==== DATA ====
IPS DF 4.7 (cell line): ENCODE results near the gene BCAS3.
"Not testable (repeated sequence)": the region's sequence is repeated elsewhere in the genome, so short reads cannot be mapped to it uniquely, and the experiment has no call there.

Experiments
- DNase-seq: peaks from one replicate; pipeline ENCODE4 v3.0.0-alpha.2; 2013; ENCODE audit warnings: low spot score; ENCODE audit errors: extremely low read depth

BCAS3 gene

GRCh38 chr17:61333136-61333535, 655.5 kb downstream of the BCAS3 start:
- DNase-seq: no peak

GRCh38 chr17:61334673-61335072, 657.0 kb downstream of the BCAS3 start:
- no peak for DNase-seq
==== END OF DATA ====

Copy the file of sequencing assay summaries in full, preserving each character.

IPS DF 4.7 (cell line): ENCODE results near the gene BCAS3.
"Not testable (repeated sequence)": the region's sequence is repeated elsewhere in the genome, so short reads cannot be mapped to it uniquely, and the experiment has no call there.

Experiments
- DNase-seq: peaks from one replicate; pipeline ENCODE4 v3.0.0-alpha.2; 2013; ENCODE audit warnings: low spot score; ENCODE audit errors: extremely low read depth

BCAS3 gene

GRCh38 chr17:61333136-61333535, 655.5 kb downstream of the BCAS3 start:
- DNase-seq: no peak

GRCh38 chr17:61334673-61335072, 657.0 kb downstream of the BCAS3 start:
- no peak for DNase-seq